October 11, 2019:
"Earthquake lightnings and their magnetic record in fault rocks"
Dr. Eric Ferré
School of Geosciences
University of Louisiana at Lafayette
Fault pseudotachylytes commonly form by frictional melting due to seismic slip. These fine-grained clastic rocks result from melt quenching and may show a high concentration of fine ferromagnetic grains. These grains are potentially excellent recorders of the rock natural remanent magnetization (NRM). The magnetization processes of fault pseudotachylytes are complex and may include the following: i) near coseismic thermal remanent magnetization (TRM) acquired upon cooling of the melt; ii) coseismic lightning induced remanent magnetization (LIRM) caused by earthquake lightnings (EQL); iii) post seismic chemical remanent magnetization (CRM) related to both devitrification and alteration. Deciphering these magnetization components is crucial to the interpretation of microstructures and the timing of microstructural development. Hence the paleomagnetic record of fault pseudotachylytes provides an independent set of new constraints on coseismic and post-seismic deformation. Fault pseudotachylytes from the Santa Rosa Mountains, California host a magnetic assemblage dominated by stoichiometric magnetite, formed from the breakdown of ferromagnesian silicates and melt oxidation at high temperature. Magnetite grain size in these pseudotachylytes compares to that of magnetites formed in friction experiments. Paleomagnetic data on these 59 Ma-old fault rocks reveal not only anomalous magnetization directions, inconsistent with the coseismic geomagnetic field, but also anomalously high magnetization intensities. Here we discuss preliminary results of paleointensity experiments designed to quantify the intensity of coseismic magnetizing fields. The REM' paleointensity method is particularly well suited to investigate NRMs resulting from non-conventional and multiple magnetization processes. The anomalously high NRM recorded in a few, but not all, specimens points to LIRM as the dominant origin of magnetization.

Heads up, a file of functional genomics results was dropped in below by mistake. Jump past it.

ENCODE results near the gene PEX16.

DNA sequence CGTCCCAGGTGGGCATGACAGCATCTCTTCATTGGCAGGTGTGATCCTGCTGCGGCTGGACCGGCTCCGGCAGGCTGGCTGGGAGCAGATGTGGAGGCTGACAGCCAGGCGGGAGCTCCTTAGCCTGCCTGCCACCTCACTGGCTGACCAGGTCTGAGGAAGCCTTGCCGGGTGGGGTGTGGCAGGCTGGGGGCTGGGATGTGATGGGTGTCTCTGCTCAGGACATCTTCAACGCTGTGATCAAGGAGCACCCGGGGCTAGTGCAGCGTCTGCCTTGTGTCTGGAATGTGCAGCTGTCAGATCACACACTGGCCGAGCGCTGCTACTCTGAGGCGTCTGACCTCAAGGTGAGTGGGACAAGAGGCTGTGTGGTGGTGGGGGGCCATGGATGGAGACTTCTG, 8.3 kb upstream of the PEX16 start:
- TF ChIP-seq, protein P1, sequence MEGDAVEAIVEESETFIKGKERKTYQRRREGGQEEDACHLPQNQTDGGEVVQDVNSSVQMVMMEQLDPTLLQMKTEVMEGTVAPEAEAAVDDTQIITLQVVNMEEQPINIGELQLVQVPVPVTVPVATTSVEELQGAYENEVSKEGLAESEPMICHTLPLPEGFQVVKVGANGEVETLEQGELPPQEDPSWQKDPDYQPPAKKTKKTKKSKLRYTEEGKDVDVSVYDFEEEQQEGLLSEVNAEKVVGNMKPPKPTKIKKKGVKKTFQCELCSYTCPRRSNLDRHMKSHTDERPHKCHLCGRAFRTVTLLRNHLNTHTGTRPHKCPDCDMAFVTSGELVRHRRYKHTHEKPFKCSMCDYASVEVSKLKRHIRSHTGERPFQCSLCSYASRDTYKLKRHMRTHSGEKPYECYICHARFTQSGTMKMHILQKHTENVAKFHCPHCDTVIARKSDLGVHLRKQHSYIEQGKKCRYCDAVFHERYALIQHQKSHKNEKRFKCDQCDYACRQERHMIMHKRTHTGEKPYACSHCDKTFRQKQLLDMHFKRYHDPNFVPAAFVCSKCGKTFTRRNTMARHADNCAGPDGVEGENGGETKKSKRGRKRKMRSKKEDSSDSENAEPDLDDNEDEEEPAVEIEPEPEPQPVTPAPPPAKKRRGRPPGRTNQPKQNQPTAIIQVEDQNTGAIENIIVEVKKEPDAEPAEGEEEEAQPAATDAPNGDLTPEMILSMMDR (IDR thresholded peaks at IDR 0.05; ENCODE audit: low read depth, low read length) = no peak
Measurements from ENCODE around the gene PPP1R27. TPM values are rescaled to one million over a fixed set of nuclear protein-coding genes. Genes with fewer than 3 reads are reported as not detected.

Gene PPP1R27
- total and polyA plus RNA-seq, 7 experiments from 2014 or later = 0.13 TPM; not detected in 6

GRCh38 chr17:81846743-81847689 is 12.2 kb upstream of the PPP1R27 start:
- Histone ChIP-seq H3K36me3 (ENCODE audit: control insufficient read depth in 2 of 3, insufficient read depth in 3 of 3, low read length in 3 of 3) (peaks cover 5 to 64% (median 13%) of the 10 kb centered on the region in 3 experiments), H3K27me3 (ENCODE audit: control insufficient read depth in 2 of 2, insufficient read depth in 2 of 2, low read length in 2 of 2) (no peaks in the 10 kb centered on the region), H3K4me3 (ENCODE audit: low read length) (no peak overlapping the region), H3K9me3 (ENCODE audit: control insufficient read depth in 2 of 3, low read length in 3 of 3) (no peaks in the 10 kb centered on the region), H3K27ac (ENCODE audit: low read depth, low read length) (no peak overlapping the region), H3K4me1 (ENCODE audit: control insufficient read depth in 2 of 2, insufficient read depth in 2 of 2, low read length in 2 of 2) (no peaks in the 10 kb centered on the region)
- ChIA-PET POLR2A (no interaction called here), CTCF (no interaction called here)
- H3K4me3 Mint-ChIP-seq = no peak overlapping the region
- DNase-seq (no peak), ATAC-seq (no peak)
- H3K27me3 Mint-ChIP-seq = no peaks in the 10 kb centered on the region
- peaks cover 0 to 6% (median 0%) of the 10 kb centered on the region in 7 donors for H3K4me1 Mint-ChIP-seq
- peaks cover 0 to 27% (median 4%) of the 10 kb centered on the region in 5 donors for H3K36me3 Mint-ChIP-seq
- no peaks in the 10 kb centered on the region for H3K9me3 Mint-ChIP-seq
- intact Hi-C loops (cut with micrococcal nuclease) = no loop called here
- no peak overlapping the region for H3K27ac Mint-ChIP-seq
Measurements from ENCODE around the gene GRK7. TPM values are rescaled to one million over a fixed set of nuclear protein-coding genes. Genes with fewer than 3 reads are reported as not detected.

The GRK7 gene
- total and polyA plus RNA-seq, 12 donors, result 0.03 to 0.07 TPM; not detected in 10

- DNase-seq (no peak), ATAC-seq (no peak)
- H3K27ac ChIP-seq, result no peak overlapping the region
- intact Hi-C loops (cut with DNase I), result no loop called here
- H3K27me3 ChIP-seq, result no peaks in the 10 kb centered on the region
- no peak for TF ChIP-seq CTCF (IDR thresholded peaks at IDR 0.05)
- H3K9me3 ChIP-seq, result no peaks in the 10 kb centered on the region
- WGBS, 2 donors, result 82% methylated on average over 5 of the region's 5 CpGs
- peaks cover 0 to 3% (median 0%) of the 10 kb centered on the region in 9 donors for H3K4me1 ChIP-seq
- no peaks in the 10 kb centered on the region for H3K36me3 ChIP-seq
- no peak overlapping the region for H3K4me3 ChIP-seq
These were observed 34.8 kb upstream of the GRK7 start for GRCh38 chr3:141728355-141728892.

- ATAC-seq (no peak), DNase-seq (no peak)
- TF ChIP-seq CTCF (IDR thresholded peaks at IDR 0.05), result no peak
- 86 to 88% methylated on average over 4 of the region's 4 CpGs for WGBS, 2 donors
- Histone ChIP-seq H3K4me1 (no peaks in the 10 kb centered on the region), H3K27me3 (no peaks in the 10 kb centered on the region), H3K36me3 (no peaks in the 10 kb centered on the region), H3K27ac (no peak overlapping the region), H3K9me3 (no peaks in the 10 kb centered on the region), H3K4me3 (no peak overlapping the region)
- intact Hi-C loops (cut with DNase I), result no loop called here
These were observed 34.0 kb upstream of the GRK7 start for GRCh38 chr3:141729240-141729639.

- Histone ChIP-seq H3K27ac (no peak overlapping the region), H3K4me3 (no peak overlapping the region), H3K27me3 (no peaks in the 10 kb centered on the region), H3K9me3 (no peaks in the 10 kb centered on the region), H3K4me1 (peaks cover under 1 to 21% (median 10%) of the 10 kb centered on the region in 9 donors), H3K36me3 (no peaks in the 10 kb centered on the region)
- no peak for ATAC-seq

Eric Ferré, PhD, joined the University of Louisiana at Lafayette as professor and director of the School of Geosciences in August 2018. He grew up in the Southern, sunny, part of France in a small town near Toulouse and went to college at Université Paul Sabatier, also in Toulouse, where he earned his Honors BSc in 1984, MSc in 1985, PhD in 1989, and Habilitation in 2000. Dr. Ferré held academic positions at Rhodes University, Grahamstown, South Africa (1996-2001), the University of Wisconsin, Madison (2001-2002) and Southern Illinois University, Carbondale (2002-2018). Dr. Ferré's current research focuses on deformation of the Earth's lithosphere, both in oceanic and continental settings, both at the geologically slow and seismically fast timescales. His main tools for addressing scientific questions are rock magnetism and paleomagnetism.
THE BATON ROUGE GEOLOGICAL SOCIETY
BRGS generally meets the second Friday of the month
Meals begins at 11:30 a.m. Talk begins at 12:00 p.m.
Mike Anderson Seafood Restaurant, located at 1031 West Lee Drive
Cost is $20 for members and $25 non-members, and $5 for students.